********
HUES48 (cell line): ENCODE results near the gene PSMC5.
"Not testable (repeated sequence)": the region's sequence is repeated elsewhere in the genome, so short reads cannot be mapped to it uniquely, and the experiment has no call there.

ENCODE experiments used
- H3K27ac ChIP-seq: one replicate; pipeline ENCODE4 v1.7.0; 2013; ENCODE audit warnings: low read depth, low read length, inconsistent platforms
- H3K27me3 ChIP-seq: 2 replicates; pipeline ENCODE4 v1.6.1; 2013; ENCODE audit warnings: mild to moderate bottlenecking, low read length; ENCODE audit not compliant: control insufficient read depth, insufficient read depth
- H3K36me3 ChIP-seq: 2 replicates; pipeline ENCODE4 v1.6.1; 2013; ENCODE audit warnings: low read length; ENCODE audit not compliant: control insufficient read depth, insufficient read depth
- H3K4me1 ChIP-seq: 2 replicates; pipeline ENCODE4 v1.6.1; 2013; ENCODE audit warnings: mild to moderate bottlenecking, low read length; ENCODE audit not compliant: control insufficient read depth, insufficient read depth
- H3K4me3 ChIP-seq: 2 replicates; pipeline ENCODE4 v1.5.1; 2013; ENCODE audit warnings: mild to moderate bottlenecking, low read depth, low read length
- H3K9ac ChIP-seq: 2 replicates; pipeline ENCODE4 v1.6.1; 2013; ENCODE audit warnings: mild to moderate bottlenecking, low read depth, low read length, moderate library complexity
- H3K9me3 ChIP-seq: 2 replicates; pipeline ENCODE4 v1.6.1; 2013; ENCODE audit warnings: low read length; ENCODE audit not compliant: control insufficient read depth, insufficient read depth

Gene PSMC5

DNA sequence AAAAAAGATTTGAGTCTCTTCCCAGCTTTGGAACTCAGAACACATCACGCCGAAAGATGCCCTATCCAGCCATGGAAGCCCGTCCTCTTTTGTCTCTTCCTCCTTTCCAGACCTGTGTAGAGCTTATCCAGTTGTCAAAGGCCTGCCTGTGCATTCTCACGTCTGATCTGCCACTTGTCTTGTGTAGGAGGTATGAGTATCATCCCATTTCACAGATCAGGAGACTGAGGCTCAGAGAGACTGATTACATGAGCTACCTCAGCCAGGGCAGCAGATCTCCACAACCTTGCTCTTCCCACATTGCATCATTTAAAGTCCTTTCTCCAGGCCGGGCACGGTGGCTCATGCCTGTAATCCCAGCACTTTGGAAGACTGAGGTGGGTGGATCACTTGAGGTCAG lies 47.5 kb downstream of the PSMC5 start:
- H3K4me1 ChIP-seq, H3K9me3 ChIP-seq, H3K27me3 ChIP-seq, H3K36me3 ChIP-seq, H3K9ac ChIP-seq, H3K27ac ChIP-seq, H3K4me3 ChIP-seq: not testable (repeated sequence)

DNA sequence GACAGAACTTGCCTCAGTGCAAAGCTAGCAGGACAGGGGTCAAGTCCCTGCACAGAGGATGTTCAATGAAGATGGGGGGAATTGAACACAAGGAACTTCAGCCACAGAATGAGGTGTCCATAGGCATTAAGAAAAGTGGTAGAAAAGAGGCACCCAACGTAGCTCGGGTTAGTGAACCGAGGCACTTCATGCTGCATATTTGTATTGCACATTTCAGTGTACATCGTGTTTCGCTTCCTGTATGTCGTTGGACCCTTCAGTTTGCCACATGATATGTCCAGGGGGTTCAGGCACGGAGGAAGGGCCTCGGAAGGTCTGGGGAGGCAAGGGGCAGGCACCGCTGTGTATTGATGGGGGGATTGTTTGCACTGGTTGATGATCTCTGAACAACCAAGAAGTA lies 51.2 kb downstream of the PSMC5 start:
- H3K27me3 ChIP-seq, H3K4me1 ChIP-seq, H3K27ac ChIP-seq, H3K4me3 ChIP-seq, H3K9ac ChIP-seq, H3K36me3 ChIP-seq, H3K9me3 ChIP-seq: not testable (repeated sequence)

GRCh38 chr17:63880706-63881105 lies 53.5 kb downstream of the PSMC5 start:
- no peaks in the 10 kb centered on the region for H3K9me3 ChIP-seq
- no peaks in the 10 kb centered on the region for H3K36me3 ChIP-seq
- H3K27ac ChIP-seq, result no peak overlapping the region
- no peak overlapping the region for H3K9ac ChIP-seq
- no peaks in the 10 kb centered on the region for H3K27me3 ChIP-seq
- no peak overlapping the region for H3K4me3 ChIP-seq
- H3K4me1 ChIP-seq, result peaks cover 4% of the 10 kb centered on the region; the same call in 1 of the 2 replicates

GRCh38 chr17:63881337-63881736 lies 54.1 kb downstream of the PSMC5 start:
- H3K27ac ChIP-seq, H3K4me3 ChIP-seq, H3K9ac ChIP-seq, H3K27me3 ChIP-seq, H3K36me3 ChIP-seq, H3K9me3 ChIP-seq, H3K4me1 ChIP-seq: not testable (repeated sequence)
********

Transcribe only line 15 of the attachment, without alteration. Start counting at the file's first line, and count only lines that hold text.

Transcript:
- H3K27me3 ChIP-seq, H3K4me1 ChIP-seq, H3K27ac ChIP-seq, H3K4me3 ChIP-seq, H3K9ac ChIP-seq, H3K36me3 ChIP-seq, H3K9me3 ChIP-seq: not testable (repeated sequence)